Perhaps it is not important to identify with specificity the exact character of the opponents. What is important is what the community believed. Indeed, the document is written to the community. It does not refute the secessionists but recognizes that they have left. Rather, it encourages the community to remain together and hold to their Christological and ethical beliefs that make them a community. This is what distinguishes them from the darkness (whether heretical or pagan).

The epistle assumes a shared community. It is a proclamation they have heard. They share terminology that is not explained (antichrist, anointing, seed). They have a shared understanding (“you know,” “we know”) and a shared history (“from the beginning”). Along with others (Lieu, Edwards, Neufeld, Perkins), it is probably best to read 1 John in a non-polemical way. There are several problems with a polemical reading—a reading that assumes that John is arguing a case against the secessionists. For example, there is no argumentation or refutation of opposing views. The polemical reading tends to overread the antitheses that are in the epistle.

It is best to see this as an exhortation to the community from within the community. "The words of the text do not simply describe the author's or community's theological position, but enact belief" (Neufeld, p. 135), or "....form the center of the spiral--and so of the theology of 1 John--the eternal life that is known, and how it may be known; the letter is marked not by argument but by certainty and exhortation, by what is the case and how it might be proved to be the case" (Lieu, p. 23). The letter seeks to stablize community in perilous times and deepen its communal ties of faith and love. The text calls the community to enact Christological faith, ethics and community.

Structure of the Letter

The letter begins with a prologue/introduction (1:1-4) and ends with an epilogue/conclusion (5:13-21). The body of the letter (1:5-5:12) consists of two major parts: God is love (1 John 1:5-3:10) and God is love (3:11-5:11). Brown, Smalley and Burge all follow this kind of structure for the epistle.

Indeed, the epistle may reflect the same pattern as the Gospel of John (Burge, p. 44; derived from Brown).

The Gospel of JohnThe First Letter of JOhn
A. Prologue 1:1-18
The entry in the beginning of the word of life into the world.
A. Prologue 1:1-4
The revelation of the life in Jesus Christ who appeared "in the beginning."
B. The Book of Signs 1:19-12:50
The light shined in the darkness of Judaism and was rejected.
B. Part One 1:5-3:10
God is light and like Jesus we must walk in his light.
C. The Book of Glory 13:1-10:29
Jesus cares for and nurtures "his own," those who believe in him.
C. Part Two 3:11-5:10
God is love and those who know him must love one another.
D. Epilogue 21
Final Resurrection stories about Jesus and explanation of purpose.
D. Epilogue 5:13-21
The author explains his purpose.

Burge (p. 45) outlines the 1 Epistle of John in this fashion:

A. Prologue: 1:1-4

The word of life which we have witnessed among us.

B. Part 1: 1:5-3:10:

God is Light--and we should walk accordingly.
"This is the message we have heard from him and declare to you."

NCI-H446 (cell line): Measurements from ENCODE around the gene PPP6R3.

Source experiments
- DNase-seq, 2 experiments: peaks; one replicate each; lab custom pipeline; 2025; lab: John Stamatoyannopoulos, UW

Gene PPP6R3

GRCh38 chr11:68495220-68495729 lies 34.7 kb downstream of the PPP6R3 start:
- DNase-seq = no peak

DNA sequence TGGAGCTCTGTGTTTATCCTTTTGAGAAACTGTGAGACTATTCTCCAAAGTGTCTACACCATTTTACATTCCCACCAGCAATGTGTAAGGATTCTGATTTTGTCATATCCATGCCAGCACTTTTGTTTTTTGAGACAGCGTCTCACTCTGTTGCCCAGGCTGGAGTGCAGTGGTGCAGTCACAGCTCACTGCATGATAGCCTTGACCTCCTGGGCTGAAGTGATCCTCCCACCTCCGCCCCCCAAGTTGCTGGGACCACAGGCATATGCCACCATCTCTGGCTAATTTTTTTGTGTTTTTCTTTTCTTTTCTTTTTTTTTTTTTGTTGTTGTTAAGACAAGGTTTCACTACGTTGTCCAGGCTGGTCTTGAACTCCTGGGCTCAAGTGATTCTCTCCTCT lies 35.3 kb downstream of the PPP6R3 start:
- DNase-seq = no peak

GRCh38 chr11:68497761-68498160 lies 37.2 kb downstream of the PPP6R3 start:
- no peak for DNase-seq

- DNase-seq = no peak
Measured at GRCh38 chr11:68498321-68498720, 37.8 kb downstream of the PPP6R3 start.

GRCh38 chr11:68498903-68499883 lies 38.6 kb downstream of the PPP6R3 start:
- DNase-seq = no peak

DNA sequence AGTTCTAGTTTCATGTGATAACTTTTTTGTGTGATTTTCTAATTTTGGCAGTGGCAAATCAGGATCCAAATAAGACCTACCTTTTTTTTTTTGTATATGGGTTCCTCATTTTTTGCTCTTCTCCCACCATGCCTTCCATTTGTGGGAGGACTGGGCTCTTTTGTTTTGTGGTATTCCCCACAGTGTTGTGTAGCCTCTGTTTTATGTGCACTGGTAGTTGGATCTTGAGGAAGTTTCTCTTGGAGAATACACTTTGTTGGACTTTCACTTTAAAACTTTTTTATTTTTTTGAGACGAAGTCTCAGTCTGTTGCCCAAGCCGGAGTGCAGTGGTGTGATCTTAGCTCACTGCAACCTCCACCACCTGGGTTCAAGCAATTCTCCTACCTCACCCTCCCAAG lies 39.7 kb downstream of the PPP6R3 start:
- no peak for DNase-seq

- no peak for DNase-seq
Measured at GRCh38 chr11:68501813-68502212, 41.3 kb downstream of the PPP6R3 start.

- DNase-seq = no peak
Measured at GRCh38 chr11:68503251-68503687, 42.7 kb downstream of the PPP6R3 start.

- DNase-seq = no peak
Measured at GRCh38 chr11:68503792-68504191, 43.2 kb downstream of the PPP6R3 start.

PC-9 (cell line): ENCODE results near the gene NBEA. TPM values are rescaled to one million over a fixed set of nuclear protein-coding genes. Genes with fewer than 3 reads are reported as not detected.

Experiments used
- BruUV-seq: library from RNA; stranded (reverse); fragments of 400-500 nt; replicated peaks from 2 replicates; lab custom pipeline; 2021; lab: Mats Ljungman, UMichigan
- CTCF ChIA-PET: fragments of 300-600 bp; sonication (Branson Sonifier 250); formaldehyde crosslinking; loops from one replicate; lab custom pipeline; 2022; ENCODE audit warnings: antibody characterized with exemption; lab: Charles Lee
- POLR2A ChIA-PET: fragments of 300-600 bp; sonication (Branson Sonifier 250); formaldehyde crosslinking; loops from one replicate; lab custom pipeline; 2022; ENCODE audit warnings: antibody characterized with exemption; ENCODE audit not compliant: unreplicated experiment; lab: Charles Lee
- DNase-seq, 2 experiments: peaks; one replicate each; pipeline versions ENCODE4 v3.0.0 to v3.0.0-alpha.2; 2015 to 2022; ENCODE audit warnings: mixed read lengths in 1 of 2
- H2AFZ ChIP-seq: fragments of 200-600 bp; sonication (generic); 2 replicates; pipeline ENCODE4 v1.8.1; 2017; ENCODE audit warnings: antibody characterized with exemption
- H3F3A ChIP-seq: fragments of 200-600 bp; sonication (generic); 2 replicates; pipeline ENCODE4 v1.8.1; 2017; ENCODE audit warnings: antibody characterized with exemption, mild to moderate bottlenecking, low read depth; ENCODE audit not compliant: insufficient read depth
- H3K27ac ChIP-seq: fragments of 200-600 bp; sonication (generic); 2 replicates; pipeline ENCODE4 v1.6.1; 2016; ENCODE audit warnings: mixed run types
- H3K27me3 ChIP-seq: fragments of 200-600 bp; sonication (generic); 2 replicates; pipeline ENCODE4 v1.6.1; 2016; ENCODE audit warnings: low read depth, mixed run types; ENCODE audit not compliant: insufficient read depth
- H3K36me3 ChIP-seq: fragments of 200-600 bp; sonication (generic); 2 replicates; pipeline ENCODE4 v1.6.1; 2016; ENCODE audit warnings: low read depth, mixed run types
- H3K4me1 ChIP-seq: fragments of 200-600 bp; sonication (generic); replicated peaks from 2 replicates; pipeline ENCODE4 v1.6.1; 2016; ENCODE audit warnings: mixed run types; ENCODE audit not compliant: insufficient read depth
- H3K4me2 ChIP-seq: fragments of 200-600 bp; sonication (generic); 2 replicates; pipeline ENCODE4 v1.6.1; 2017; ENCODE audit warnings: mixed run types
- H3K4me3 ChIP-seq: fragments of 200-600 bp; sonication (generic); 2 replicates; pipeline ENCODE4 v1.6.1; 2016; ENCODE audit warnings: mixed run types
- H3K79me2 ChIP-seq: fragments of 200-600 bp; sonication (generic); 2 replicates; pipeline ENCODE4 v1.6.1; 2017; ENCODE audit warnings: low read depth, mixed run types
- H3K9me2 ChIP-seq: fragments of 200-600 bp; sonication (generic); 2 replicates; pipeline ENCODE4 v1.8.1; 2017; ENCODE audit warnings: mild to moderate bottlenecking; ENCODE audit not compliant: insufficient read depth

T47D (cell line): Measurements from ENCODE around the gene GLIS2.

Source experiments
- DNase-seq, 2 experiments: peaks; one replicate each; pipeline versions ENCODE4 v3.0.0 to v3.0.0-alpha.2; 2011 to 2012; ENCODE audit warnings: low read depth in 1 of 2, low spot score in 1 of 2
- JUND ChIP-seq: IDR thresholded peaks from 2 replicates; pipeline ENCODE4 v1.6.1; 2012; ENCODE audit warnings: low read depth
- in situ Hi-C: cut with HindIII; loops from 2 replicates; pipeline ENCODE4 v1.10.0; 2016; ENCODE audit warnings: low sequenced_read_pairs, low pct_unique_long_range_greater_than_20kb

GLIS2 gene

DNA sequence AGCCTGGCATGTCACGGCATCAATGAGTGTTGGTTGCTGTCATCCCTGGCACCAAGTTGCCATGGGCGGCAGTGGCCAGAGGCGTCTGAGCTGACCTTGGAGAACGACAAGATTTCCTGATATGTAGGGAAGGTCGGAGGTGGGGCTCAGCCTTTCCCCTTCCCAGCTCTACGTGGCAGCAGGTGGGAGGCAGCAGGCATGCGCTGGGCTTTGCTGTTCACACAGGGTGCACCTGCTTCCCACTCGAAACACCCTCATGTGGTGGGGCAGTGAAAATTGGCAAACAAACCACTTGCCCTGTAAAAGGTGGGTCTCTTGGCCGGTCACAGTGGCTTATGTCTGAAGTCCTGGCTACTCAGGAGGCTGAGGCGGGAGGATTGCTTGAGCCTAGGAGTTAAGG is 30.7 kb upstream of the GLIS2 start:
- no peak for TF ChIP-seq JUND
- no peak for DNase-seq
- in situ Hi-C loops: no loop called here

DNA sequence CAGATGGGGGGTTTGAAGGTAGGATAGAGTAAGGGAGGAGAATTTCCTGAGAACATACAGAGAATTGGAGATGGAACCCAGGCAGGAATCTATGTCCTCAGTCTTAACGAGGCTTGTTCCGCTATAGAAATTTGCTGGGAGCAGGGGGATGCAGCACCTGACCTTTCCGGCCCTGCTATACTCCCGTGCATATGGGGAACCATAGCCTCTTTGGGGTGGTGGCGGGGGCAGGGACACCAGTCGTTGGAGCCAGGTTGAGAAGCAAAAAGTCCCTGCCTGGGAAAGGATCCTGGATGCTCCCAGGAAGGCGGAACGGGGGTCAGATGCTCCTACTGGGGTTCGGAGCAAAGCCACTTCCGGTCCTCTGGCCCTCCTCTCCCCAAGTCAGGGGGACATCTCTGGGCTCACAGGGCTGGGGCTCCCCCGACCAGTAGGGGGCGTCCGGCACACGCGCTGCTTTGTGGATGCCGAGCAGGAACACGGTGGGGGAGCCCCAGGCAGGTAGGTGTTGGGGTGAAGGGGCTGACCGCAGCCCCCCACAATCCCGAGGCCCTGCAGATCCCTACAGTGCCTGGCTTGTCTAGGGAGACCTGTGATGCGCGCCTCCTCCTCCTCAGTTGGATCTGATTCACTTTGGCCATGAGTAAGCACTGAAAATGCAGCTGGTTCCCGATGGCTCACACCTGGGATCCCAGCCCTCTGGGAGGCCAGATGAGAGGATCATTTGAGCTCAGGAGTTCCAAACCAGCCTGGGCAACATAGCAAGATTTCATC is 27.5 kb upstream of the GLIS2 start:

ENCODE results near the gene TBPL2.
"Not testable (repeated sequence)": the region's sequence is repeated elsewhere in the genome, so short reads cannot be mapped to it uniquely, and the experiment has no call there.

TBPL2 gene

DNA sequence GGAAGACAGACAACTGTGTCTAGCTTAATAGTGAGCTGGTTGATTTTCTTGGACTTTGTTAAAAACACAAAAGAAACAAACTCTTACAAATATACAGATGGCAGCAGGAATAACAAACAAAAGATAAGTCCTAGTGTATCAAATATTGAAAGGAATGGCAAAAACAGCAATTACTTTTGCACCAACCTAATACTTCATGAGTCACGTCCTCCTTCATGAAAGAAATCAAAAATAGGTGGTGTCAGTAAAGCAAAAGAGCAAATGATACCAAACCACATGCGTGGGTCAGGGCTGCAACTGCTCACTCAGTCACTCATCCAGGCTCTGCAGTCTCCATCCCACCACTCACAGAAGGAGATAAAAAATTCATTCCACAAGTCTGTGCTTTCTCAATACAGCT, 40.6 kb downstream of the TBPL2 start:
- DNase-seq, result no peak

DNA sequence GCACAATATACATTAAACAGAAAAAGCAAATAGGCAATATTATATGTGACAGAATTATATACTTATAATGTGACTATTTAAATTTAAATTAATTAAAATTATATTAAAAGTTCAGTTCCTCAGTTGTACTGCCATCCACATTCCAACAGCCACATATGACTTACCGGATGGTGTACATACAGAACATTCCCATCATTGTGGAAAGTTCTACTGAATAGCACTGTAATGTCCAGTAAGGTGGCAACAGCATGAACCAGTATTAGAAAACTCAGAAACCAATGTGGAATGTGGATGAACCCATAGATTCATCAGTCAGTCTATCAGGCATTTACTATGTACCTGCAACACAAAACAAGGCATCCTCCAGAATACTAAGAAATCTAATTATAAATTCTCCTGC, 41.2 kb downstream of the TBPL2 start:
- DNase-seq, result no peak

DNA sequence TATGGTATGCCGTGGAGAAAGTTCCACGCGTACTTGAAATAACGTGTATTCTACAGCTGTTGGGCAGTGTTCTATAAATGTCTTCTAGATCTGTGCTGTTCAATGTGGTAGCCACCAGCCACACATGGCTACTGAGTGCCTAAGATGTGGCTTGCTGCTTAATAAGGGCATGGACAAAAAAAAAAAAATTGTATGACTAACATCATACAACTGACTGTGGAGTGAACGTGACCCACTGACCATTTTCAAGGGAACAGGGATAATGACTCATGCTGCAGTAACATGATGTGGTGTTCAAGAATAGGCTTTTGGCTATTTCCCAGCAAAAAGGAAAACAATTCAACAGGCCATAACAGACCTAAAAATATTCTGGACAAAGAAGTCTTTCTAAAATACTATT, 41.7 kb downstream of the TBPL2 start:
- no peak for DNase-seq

1:5-7 Thesis: walking in the light and walking in the darkness
    1:8-2:2 First Exhortation: Resist Sinfulness
    2:3-11 Second Exhortation: Obey God's Commands
    2:12-17 Third Exhortation: Defy the world and its allure
    2:18-27 Fourth Exhortation: Renounce those who distort the truth
    2:28-3:10 Fifth Exhortation: Live Like God's children

C. Part 2: 3:11-5:12

God is Love--and we should walk accordingly. "This is the message you heard from the beginning: We should love one another."

    3:11-24 Love one another in practical ways
    4:1-6 Beware of false prophets who would deceive you
    4:7-21 Love one another as God loves us in Christ
    5:1-4 Obey God and thereby conquer the world
    5:5-12 Never compromise your testimony

D. Conclusion: 5:13-21

The boldness and confidence of those who walk in God's light and love.

Theme of the Letter

We have a shared community with the Father and each other through Jesus Christ and this community is eternal life itself which reflects the righteous love of God in Jesus Christ.

The prologue, body and epilogue unite several ideas: eternal life (1:2; 2:25; 3:11; 5:11; 5:13, 20); “I write that” (1:4; 2:1; 5:13), and fellowship/having God (1:3; 1:7, 8; 2:23; 5:12; 5:18). John writes so that we might know that we have eternal life through fellowship with God. This is an epistle about assurance and living in community in such way that assurance is the natural air we breath.

The theological center of the letter is that God had revealed himself in Jesus Christ. It is what the community has proclaimed (1 John 1:2,3,5; 3:11) as eternal life (1:2; 2:25; 3:11; 5:11,13,20). Jesus is the unique one, the Word of Life, the Eternal Life himself (1 John 1:1-4; 5:18-20). Consequently, everything else is idolatry (1 John 5:21). Jesus reveals the God who is light and love.

John proclaims that eternal life has come in Jesus Christ, and this revelation announces the message that God is light and that God is love by which God invites us, through Jesus, to share his own eternal community. The community knows they have eternal life through faith in Jesus Christ, through loving each other in Jesus Christ, and by the testimony of the Spirit in the life of the believer.